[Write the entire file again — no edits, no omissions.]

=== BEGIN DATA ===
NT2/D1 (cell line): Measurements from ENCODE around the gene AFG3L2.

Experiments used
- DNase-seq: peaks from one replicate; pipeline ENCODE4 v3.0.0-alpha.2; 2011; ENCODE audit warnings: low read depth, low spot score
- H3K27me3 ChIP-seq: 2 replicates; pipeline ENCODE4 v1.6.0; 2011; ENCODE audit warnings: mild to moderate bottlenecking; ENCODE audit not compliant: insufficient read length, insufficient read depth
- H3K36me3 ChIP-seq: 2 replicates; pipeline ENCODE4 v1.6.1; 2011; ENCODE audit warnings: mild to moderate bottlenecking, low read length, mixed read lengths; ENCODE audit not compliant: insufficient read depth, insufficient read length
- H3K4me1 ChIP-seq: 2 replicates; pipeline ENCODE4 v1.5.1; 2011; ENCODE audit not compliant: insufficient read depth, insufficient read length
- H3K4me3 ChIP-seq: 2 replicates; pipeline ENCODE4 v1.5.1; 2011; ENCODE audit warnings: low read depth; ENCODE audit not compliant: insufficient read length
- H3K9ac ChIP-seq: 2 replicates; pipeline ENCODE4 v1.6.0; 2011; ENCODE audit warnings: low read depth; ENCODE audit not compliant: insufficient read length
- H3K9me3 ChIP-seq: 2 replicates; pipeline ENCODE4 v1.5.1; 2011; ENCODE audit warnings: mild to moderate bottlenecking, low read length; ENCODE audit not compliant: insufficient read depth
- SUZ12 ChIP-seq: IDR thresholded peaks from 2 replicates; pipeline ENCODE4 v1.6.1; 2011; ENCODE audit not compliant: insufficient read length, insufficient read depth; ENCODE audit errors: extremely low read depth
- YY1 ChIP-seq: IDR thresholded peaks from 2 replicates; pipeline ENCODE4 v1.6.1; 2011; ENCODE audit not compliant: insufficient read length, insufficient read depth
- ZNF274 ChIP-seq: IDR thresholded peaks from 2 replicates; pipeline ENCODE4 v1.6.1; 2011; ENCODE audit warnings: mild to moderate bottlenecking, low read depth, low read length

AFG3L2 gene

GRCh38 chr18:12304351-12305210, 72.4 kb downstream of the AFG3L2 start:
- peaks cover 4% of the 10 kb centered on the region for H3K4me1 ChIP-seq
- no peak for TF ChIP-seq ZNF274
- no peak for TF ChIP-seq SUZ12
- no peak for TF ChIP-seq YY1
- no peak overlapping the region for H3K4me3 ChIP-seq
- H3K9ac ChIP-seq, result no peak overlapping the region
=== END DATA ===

NT2/D1 (cell line): Measurements from ENCODE around the gene AFG3L2.

Experiments used
- DNase-seq: peaks from one replicate; pipeline ENCODE4 v3.0.0-alpha.2; 2011; ENCODE audit warnings: low read depth, low spot score
- H3K27me3 ChIP-seq: 2 replicates; pipeline ENCODE4 v1.6.0; 2011; ENCODE audit warnings: mild to moderate bottlenecking; ENCODE audit not compliant: insufficient read length, insufficient read depth
- H3K36me3 ChIP-seq: 2 replicates; pipeline ENCODE4 v1.6.1; 2011; ENCODE audit warnings: mild to moderate bottlenecking, low read length, mixed read lengths; ENCODE audit not compliant: insufficient read depth, insufficient read length
- H3K4me1 ChIP-seq: 2 replicates; pipeline ENCODE4 v1.5.1; 2011; ENCODE audit not compliant: insufficient read depth, insufficient read length
- H3K4me3 ChIP-seq: 2 replicates; pipeline ENCODE4 v1.5.1; 2011; ENCODE audit warnings: low read depth; ENCODE audit not compliant: insufficient read length
- H3K9ac ChIP-seq: 2 replicates; pipeline ENCODE4 v1.6.0; 2011; ENCODE audit warnings: low read depth; ENCODE audit not compliant: insufficient read length
- H3K9me3 ChIP-seq: 2 replicates; pipeline ENCODE4 v1.5.1; 2011; ENCODE audit warnings: mild to moderate bottlenecking, low read length; ENCODE audit not compliant: insufficient read depth
- SUZ12 ChIP-seq: IDR thresholded peaks from 2 replicates; pipeline ENCODE4 v1.6.1; 2011; ENCODE audit not compliant: insufficient read length, insufficient read depth; ENCODE audit errors: extremely low read depth
- YY1 ChIP-seq: IDR thresholded peaks from 2 replicates; pipeline ENCODE4 v1.6.1; 2011; ENCODE audit not compliant: insufficient read length, insufficient read depth
- ZNF274 ChIP-seq: IDR thresholded peaks from 2 replicates; pipeline ENCODE4 v1.6.1; 2011; ENCODE audit warnings: mild to moderate bottlenecking, low read depth, low read length

AFG3L2 gene

GRCh38 chr18:12304351-12305210, 72.4 kb downstream of the AFG3L2 start:
- peaks cover 4% of the 10 kb centered on the region for H3K4me1 ChIP-seq
- no peak for TF ChIP-seq ZNF274
- no peak for TF ChIP-seq SUZ12
- no peak for TF ChIP-seq YY1
- no peak overlapping the region for H3K4me3 ChIP-seq
- H3K9ac ChIP-seq, result no peak overlapping the region